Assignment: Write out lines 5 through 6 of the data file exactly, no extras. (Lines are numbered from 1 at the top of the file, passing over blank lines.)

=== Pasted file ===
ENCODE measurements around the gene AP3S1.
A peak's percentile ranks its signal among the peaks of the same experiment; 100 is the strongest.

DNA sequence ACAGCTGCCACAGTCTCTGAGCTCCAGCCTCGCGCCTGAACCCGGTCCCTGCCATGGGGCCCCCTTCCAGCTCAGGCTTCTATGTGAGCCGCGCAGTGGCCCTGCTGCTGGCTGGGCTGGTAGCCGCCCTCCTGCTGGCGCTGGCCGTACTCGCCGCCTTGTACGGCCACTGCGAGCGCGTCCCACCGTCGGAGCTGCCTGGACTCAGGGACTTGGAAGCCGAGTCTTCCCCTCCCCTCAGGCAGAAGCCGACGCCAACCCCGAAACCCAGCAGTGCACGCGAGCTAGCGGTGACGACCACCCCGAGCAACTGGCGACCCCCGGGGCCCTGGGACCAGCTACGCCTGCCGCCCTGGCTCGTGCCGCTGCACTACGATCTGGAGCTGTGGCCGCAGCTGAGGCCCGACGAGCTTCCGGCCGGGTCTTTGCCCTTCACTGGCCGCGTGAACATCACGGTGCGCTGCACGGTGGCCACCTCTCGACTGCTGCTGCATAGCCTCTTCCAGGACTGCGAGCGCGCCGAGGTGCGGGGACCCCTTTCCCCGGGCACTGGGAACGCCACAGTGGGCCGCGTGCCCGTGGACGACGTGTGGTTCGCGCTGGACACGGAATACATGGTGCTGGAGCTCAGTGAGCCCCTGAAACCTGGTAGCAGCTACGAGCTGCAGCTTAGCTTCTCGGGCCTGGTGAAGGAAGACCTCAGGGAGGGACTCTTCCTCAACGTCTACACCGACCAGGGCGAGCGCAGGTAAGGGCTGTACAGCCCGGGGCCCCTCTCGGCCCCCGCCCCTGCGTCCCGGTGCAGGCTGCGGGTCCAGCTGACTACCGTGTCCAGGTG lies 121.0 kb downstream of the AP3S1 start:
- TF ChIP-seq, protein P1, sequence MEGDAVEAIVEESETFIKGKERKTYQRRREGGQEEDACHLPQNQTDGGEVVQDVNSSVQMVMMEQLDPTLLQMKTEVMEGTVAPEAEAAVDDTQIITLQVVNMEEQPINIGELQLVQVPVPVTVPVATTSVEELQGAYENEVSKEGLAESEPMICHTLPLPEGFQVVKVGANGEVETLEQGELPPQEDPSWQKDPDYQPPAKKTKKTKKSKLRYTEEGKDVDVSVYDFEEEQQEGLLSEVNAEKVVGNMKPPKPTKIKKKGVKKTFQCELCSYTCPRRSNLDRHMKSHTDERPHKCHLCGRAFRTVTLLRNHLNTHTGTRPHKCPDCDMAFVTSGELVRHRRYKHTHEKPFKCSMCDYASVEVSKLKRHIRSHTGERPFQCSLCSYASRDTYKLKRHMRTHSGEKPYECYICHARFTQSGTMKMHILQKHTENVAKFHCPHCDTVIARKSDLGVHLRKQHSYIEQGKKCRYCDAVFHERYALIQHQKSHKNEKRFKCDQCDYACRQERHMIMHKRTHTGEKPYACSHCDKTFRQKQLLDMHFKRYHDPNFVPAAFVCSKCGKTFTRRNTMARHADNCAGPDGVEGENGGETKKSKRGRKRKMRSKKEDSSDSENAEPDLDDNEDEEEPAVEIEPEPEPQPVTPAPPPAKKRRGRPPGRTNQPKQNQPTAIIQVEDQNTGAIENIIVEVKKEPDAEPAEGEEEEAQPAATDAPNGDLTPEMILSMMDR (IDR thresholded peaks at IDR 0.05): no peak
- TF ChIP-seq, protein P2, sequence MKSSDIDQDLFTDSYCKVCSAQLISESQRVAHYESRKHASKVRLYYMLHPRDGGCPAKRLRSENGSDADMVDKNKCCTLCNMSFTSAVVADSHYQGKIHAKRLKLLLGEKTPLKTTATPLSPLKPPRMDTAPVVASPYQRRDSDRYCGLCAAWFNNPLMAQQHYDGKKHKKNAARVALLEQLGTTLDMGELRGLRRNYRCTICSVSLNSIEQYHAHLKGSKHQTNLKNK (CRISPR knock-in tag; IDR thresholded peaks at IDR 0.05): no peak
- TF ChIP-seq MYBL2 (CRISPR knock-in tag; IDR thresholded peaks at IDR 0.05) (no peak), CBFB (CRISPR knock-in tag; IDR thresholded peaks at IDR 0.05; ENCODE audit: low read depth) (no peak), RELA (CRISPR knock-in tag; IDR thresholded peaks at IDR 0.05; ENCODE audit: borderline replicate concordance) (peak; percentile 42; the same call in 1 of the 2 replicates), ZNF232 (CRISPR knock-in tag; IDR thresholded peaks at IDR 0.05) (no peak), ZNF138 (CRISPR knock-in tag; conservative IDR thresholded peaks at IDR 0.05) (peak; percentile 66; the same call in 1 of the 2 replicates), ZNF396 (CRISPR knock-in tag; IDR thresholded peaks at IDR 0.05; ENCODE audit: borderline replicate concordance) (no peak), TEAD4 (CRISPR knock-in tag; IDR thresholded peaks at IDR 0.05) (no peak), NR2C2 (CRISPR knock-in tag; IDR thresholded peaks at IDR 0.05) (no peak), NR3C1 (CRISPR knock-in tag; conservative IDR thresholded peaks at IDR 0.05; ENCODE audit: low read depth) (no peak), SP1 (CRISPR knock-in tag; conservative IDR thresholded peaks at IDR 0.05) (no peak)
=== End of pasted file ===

- TF ChIP-seq, protein P2, sequence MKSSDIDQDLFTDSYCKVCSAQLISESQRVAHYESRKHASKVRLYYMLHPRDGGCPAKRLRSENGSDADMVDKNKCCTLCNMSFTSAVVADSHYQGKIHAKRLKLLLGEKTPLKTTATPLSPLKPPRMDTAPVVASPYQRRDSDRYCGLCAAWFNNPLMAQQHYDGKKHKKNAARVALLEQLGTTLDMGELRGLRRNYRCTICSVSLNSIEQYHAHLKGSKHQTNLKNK (CRISPR knock-in tag; IDR thresholded peaks at IDR 0.05): no peak
- TF ChIP-seq MYBL2 (CRISPR knock-in tag; IDR thresholded peaks at IDR 0.05) (no peak), CBFB (CRISPR knock-in tag; IDR thresholded peaks at IDR 0.05; ENCODE audit: low read depth) (no peak), RELA (CRISPR knock-in tag; IDR thresholded peaks at IDR 0.05; ENCODE audit: borderline replicate concordance) (peak; percentile 42; the same call in 1 of the 2 replicates), ZNF232 (CRISPR knock-in tag; IDR thresholded peaks at IDR 0.05) (no peak), ZNF138 (CRISPR knock-in tag; conservative IDR thresholded peaks at IDR 0.05) (peak; percentile 66; the same call in 1 of the 2 replicates), ZNF396 (CRISPR knock-in tag; IDR thresholded peaks at IDR 0.05; ENCODE audit: borderline replicate concordance) (no peak), TEAD4 (CRISPR knock-in tag; IDR thresholded peaks at IDR 0.05) (no peak), NR2C2 (CRISPR knock-in tag; IDR thresholded peaks at IDR 0.05) (no peak), NR3C1 (CRISPR knock-in tag; conservative IDR thresholded peaks at IDR 0.05; ENCODE audit: low read depth) (no peak), SP1 (CRISPR knock-in tag; conservative IDR thresholded peaks at IDR 0.05) (no peak)